Warning: This may be difficult for some of you to read, since in this post I recall a traumatic experience. I discuss loss, grief and witnessing a horrific accident in which someone lost his life.
I really didn’t want to talk or think about what happened and the low point where I found myself. I wanted to move on. The last thing I wanted to do was write about it. So I felt conflicted when someone I trusted asked,
“What if your experience can help someone else?”
I felt the push and pull of this question. On the one hand, I just wanted to run away rather than recount my experience, but on the other hand, I wanted to reach out and share in the hopes that it might be useful to someone else. Perhaps it would make someone else feel less alone.
Connection? When I’m at my lowest, I don’t want to connect. I want to retreat.
I’ve been in a really good place lately, focused, energetic, positive, grateful and consistent with my self care routine. But I recently had a series of emotional sucker punches that brought me down.
A coworker and then a friend passed away, both suddenly, within a short period of time.
I was riding the wave of grief and the uncertainty of life in the best way I could and felt connected to myself, my coworkers, my family and friends. Although I knew the next few days would be sad and difficult, I knew I needed to connect with others in this “collective pain.”
In an excerpt from “Braving The Wilderness,” Brené Brown writes,
“Funerals, in fact, are one of the most powerful examples of collective pain. They feature in a surprising finding from my research on trust. When I asked participants to identify three to five specific behaviors that their friends, family, and colleagues do that raise their level of trust with them, funerals always emerged in the top three responses. Funerals matter. Showing up to them matters. And funerals matter not just to the people grieving, but to everyone who is there. The collective pain (and sometimes joy) we experience when gathering in any way to celebrate the end of a life is perhaps one of the most powerful experiences of inextricable connection. Death, loss, and grief are the great equalizers.”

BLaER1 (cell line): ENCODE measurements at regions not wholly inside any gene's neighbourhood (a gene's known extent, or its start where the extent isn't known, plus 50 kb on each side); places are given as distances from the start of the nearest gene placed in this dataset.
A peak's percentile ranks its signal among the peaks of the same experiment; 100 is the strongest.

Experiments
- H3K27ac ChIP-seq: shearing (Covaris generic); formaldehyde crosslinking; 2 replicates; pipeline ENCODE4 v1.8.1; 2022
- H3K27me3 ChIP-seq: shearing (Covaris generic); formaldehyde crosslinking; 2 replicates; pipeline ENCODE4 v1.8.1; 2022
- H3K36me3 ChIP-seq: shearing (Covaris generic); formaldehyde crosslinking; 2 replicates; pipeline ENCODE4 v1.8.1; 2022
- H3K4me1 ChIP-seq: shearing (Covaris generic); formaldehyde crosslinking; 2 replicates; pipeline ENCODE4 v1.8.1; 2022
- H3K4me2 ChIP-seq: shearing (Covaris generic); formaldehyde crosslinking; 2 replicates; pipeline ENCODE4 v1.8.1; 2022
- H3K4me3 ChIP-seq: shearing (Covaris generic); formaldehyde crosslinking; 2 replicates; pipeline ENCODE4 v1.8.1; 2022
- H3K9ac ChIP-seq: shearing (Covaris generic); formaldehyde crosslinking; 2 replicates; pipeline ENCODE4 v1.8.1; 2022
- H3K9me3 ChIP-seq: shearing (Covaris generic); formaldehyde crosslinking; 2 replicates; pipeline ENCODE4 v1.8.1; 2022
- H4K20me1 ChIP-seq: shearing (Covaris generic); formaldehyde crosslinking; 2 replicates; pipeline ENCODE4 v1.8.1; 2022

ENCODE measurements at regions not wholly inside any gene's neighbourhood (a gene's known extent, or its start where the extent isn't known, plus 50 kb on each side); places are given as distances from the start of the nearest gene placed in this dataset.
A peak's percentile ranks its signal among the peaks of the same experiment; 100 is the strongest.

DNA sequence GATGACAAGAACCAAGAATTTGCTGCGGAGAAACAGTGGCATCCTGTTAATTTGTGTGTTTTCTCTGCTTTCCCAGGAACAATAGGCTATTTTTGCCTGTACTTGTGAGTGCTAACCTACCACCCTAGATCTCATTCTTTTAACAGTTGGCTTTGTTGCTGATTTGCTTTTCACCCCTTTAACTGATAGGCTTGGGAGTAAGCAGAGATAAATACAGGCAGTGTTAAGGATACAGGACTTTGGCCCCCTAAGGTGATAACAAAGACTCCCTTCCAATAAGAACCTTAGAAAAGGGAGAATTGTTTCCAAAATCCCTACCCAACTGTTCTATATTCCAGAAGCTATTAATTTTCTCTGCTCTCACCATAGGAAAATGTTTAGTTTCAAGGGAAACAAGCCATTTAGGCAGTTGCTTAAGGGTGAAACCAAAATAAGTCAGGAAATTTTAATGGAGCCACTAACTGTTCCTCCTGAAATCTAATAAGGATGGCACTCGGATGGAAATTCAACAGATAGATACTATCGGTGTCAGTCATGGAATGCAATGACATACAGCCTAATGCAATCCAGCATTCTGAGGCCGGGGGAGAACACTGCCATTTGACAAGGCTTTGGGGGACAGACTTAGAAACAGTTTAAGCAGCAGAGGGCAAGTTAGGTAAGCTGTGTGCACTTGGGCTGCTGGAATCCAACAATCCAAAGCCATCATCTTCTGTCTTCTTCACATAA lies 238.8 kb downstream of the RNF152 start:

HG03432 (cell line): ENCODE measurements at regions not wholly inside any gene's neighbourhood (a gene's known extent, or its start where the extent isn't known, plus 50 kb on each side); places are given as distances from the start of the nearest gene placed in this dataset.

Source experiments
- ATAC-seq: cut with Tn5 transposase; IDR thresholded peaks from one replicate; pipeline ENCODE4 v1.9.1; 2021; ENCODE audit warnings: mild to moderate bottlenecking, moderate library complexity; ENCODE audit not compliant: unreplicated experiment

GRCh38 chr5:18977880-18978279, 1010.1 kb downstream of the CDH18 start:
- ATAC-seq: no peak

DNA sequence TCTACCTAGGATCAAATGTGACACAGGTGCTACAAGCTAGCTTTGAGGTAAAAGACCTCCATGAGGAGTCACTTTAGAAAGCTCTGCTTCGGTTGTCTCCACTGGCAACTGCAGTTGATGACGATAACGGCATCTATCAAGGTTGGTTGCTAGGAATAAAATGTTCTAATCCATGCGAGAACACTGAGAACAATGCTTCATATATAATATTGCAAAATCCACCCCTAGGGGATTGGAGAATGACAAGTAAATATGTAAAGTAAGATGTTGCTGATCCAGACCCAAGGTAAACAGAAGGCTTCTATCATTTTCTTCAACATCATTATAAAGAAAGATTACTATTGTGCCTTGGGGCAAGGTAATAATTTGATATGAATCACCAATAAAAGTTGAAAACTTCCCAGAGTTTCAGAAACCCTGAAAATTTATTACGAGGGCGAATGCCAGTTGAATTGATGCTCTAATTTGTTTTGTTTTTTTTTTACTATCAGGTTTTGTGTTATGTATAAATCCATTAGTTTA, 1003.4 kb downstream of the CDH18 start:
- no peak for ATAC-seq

Connection. At times, so difficult yet incredibly healing. Showing up matters.
I felt grateful that I followed Brene’s advice.
I had no idea what would happen in just a few days.
What seemed like an ordinary Tuesday morning drive to work turned out to be an even bigger test of my humanity and willingness to connect regardless of what I was feeling.
I witnessed an extremely violent, one vehicle accident just two cars ahead of me on a steep, hilly road. My husband stopped our car and we both got out to assess the scene while I called for help. It was difficult to take in what we were seeing.
It was as if a bomb went off. There were parts of the vehicle and its contents, a dump truck with a full load of soil, strewn across front yards and down the hill. The sound of the accident must have been incredibly loud, but we didn’t hear a thing. I guess our brains can only take in so much trauma at once.
When I was able to process the scene once again, I heard the sound of rushing liquid. My eyes quickly focused on the diesel fuel pouring of the truck. A fire extinguisher quickly emerged with a homeowner from his house and the 911 operator instructed us to keep it nearby. Help was on the way.
When I focused on the driver, I noticed he was pinned in his truck surrounded by the crushed cab and another bystander was kneeling beside him applying pressure to his injuries.
My emotions changed from sheer panic and fear to compassion the instant I heard the driver’s voice.
He was alive and talking. The humanity of the situation overwhelmed me and I found myself struggling with how I was going to help, not whether or not I would. It felt like it was taking forever for help to arrive.
I stepped into the mud that surrounded the truck and to where the driver could hear me. I told him that help was on the way, that he was doing a great job of continuing to breathe, and that we were with him.